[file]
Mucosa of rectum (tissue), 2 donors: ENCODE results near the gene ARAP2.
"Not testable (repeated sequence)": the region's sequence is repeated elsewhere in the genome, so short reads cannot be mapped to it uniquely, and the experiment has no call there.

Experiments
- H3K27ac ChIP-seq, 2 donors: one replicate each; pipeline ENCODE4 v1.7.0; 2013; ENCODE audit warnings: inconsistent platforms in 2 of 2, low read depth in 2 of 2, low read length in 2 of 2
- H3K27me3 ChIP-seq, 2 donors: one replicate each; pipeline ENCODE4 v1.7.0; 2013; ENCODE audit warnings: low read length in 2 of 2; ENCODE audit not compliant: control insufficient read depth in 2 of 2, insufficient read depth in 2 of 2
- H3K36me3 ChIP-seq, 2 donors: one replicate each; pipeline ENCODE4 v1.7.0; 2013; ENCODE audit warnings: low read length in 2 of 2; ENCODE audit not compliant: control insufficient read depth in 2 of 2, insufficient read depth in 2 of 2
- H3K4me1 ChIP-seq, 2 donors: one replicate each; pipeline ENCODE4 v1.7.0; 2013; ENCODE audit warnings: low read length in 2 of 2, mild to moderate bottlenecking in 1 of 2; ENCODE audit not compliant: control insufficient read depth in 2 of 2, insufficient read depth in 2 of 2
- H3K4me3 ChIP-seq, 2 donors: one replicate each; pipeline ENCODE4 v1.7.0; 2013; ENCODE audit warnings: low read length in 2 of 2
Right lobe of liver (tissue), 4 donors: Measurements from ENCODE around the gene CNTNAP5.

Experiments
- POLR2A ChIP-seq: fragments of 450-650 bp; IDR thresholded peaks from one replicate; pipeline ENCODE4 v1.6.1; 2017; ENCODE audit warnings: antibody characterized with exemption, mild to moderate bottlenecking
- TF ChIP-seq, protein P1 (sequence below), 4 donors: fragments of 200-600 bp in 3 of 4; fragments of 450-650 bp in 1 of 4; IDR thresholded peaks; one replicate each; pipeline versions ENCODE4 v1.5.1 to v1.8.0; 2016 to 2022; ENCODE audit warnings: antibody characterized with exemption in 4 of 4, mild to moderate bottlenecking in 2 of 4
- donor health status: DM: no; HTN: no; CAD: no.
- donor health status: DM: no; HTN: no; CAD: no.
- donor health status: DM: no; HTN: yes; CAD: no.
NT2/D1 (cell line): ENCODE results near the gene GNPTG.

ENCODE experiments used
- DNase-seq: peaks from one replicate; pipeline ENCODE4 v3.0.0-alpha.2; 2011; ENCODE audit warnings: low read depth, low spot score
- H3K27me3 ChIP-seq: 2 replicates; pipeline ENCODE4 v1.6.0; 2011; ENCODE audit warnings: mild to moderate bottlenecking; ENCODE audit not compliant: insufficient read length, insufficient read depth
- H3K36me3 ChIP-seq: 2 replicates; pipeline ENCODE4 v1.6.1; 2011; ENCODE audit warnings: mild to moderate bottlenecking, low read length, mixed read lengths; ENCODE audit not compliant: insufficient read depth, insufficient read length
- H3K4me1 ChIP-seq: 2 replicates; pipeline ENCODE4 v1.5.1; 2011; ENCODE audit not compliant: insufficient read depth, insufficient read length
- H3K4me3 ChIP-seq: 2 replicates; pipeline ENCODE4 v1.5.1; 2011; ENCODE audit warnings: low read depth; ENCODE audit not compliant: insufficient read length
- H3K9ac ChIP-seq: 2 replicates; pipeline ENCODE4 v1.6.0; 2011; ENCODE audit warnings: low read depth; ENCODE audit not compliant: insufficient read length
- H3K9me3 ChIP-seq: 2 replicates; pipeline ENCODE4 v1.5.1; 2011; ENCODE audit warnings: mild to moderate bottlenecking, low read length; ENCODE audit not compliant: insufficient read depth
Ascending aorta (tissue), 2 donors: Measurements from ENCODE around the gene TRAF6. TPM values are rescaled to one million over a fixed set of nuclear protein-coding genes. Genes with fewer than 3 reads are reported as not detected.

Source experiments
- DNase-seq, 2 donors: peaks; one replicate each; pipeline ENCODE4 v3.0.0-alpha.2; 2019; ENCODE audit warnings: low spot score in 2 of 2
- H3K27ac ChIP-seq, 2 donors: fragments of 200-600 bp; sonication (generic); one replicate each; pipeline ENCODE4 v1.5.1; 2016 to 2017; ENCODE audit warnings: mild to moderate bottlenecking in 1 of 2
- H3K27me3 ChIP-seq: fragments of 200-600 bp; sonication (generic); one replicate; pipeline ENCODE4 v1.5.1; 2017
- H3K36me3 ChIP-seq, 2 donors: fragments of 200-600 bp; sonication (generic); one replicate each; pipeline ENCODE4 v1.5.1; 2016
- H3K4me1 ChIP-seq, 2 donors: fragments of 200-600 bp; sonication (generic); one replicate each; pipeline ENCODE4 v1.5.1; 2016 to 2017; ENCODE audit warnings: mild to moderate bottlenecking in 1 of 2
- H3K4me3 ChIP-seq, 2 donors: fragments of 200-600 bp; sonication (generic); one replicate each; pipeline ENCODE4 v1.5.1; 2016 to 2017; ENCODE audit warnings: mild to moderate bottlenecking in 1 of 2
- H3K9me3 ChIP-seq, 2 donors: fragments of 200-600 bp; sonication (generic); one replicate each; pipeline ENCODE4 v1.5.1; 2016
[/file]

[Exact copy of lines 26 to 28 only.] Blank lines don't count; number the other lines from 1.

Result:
Source experiments
- DNase-seq, 2 donors: peaks; one replicate each; pipeline ENCODE4 v3.0.0-alpha.2; 2019; ENCODE audit warnings: low spot score in 2 of 2
- H3K27ac ChIP-seq, 2 donors: fragments of 200-600 bp; sonication (generic); one replicate each; pipeline ENCODE4 v1.5.1; 2016 to 2017; ENCODE audit warnings: mild to moderate bottlenecking in 1 of 2